• And in their ETH Zurich study, they estimated a carbon sequestration rate of 0.22 GtC per million hectares (i.e., for every 2.47 million acres). But 0.22 GtC is twice the amount cited by previously published estimates.

Trees Deserve a ‘Moment’ of Fame, but Keep Reality in Mind
So while the right kinds and numbers of tree species in the right places have lots of appeal, big questions remain over exactly what can be accomplished by planting one trillion trees – and whether it may cause more harm than good.

James Temple, senior editor for energy at MIT Technology Review, summed up the view of many experts in a January 28 piece when he wrote:

“It’s great that trees are having a moment. Nations absolutely should plant and protect as many as possible. … But it’s also a limited and unreliable way of addressing climate change.”

Temple raised a few more important points, some of which have been echoed elsewhere. Among them: trees take time to grow and reach maturity – decades and even centuries for redwoods and other behemoths that can store massive amounts of carbon. If you think you’re going to immediately offset your carbon footprint from flying across the country by planting a tree … think again.

Another point Temple made: You really have to work the numbers to get a true sense of the challenge. For example, he wrote, the U.S. produced 5.8 billion gigatons of carbon dioxide emissions in 2019. To offset that much CO2 pollution, you’d have to plant a forest – and wait for it to fully mature – that is more than twice the size of Texas.

The one-trillion tree campaign raises still more questions for forest ecologists – one of them having to do with biodiversity. If the campaign results in what are essentially tree plantations lacking biodiversity and genetic variation, often referred to as monoculture, those artificial forests won’t get very far.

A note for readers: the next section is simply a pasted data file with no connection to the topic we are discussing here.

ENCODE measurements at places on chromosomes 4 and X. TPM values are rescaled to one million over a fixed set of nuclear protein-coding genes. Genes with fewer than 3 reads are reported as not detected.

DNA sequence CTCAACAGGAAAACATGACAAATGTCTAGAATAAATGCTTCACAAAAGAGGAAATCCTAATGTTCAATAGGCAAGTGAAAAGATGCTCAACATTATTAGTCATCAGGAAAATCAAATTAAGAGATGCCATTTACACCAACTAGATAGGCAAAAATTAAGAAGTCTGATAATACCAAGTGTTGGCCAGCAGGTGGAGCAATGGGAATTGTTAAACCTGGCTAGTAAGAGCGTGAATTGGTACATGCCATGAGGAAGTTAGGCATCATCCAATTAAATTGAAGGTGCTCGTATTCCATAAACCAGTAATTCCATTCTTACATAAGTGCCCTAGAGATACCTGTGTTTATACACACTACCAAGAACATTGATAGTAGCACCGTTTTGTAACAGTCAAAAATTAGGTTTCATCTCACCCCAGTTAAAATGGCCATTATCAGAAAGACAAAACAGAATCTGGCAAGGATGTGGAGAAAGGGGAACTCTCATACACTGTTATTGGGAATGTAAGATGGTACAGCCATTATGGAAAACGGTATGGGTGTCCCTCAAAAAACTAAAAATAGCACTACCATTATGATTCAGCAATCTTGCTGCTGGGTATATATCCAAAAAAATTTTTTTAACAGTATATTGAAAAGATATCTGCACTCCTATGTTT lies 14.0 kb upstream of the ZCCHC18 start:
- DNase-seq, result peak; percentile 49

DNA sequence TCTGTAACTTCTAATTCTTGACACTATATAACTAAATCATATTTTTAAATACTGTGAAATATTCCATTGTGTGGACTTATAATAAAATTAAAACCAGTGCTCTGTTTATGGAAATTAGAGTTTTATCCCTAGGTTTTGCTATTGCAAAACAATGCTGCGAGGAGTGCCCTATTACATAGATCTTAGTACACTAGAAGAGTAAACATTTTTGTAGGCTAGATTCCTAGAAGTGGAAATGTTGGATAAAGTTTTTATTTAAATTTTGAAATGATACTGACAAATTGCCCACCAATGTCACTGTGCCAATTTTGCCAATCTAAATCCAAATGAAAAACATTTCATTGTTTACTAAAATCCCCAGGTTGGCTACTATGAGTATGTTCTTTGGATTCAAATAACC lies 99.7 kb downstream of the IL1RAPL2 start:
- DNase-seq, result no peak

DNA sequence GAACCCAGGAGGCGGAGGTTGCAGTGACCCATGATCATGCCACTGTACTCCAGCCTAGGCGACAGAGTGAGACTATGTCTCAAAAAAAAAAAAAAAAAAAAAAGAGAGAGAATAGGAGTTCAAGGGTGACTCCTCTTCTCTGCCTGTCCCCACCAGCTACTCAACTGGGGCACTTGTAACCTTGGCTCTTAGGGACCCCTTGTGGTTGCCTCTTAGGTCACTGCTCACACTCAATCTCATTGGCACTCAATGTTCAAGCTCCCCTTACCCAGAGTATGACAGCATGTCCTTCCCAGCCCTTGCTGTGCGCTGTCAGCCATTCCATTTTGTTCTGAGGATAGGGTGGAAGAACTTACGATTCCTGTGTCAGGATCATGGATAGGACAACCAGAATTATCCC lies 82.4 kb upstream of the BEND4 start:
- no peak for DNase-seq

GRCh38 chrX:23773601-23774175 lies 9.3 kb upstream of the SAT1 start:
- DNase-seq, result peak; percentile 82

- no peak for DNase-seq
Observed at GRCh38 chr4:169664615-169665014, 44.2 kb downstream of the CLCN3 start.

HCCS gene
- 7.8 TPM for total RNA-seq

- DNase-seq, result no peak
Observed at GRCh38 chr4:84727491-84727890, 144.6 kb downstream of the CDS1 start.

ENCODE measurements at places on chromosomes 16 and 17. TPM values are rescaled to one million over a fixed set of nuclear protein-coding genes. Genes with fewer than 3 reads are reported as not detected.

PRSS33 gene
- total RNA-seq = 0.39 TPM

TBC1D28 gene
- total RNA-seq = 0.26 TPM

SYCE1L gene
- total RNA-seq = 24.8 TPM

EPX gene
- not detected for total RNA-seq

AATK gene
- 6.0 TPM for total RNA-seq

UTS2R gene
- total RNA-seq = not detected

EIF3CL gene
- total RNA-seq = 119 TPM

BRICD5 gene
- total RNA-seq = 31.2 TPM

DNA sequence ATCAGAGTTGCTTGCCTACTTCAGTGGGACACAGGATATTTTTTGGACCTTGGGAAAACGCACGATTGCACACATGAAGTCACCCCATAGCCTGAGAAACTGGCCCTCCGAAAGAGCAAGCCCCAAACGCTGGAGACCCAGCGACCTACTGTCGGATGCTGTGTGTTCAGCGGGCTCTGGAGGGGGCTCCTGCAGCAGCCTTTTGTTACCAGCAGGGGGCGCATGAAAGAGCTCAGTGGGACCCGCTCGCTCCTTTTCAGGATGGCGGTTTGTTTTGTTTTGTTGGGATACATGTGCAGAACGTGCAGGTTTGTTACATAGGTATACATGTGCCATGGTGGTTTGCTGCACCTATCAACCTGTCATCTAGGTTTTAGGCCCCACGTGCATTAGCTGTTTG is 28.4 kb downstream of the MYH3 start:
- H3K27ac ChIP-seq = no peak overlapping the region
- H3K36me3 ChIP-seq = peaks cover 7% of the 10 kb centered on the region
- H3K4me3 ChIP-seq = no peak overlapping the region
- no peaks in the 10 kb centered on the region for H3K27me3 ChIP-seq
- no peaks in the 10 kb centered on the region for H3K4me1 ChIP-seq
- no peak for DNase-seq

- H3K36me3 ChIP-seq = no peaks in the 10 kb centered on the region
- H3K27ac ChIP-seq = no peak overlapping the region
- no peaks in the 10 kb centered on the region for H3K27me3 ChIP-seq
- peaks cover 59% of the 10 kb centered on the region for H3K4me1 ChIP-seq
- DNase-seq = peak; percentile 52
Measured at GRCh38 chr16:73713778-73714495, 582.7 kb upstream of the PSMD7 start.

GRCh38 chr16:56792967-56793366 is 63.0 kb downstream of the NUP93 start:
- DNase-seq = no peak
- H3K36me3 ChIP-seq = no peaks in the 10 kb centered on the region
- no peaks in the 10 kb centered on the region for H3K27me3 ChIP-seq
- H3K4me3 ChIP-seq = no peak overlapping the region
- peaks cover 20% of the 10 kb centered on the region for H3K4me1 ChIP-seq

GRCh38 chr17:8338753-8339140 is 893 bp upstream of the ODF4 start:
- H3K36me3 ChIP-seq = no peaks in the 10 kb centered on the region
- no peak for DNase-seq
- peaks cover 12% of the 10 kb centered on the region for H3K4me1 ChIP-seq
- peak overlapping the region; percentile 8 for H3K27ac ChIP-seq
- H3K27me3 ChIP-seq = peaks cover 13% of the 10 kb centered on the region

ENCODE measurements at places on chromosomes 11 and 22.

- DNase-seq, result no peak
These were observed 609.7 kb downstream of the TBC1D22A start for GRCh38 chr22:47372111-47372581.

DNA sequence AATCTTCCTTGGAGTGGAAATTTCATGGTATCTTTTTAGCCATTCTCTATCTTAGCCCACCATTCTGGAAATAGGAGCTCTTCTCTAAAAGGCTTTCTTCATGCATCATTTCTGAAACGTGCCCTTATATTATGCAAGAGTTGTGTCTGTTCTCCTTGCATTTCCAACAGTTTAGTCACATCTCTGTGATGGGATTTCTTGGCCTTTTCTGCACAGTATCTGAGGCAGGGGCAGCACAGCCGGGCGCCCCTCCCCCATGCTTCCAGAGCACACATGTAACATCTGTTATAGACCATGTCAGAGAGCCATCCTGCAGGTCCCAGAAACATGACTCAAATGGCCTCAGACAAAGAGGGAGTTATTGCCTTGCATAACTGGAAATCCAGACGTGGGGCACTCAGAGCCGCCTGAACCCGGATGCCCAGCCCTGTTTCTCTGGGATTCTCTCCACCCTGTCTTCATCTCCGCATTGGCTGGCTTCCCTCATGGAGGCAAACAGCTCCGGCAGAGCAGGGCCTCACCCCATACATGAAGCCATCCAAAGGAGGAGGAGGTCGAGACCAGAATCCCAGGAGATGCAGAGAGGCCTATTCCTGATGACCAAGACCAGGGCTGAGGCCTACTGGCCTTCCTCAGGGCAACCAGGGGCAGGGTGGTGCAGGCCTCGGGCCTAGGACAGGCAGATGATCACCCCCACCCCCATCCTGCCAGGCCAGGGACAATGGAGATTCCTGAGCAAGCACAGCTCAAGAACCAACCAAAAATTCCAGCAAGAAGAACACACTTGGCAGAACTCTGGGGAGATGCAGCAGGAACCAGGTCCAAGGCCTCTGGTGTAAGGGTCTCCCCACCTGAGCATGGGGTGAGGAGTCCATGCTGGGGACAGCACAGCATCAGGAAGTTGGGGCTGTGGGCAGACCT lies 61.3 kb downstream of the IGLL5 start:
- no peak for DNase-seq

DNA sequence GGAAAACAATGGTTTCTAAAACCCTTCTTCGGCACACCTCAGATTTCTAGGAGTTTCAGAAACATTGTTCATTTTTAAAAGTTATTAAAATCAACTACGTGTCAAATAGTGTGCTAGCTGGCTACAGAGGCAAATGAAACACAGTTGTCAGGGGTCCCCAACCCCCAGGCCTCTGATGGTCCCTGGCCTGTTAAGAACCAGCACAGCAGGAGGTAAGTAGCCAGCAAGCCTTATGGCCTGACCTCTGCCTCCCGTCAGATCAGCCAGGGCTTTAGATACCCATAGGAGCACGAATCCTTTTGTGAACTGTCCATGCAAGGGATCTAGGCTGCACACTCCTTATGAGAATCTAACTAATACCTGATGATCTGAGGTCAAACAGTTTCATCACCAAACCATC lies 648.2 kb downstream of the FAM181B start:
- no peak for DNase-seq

“People are getting caught up in the wrong solution,” Forrest Fleischman of the University of Minnesota told The Verge in late January. “Instead of that guy from Salesforce saying, ‘I’m going to put money into planting a trillion trees,’ I’d like him to go and say, ‘I’m going to put my money into helping indigenous people in the Amazon defend their lands.’ That’s going to have a bigger impact.”

A campaign to plant “one trillion trees” sounds ambitious, it sounds daring, and it sounds exciting. And in many ways it could be all of those. But keep in mind that since 2015 and just in the Sierra Nevada – that sliver of mountain habitat that runs along the spine of California –nearly 150 million trees have died, victims of drought, disease, and invasion by beetles. Warmer winters have contributed to a population explosion of these destructive insects, and it’s a story being played out across the American West where forest fires are growing in frequency and intensity.

So maybe we can plant a trillion trees around the globe. But if we don’t do much else about climate change, will we just be fueling the fire?

So maybe we can and should plant a trillion trees around the globe. Go for it. But a wide array of experts insist that if we don’t also take numerous other actions to address climate change – specifically including major cuts in fossil fuel emissions and in particular carbon dioxide – we may just be fueling the fire.

In the end, it comes down to more trees andlots of other actions, not to more trees or.

More To Read

Tree planting is Trump’s politically safe new climate plan,” Vox, Feb. 4, 2020

Trump and the trillion trees,” The New York Times, Feb. 5, 2020

What’s better than planting a trillion trees? Protecting the forests while we are at it.,” The New York Times, Feb. 10, 2020

Planting trees won’t save the world,” The New York Times, Feb. 12, 2020

Republican lawmakers introduce trillion trees act to combat climate change,” Reason, Feb. 13, 2020

1 trillion trees: What would it take, how would it work, and is it even worth it?,”Fast Company, Feb. 19, 2020

Panel battles over tree-planting legislation,” The Hill, Feb. 26, 2020

A trillion trees not enough to fix climate crisis, critics say,” PhysOrg, Feb. 27, 2020

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34 comments

  1. grayslady

    I’m surprised the author doesn’t address one of the obvious benefits of trees–shade. Homes with lots of large trees shading the house substantially reduce, or eliminate, the need for air conditioning.

    Reply
    1. PlutoniumKun

      They have huge local benefits (as urbanists in traditional hot countries have known for years), see all the lovely mature trees in mature public squares all around the Mediterranean).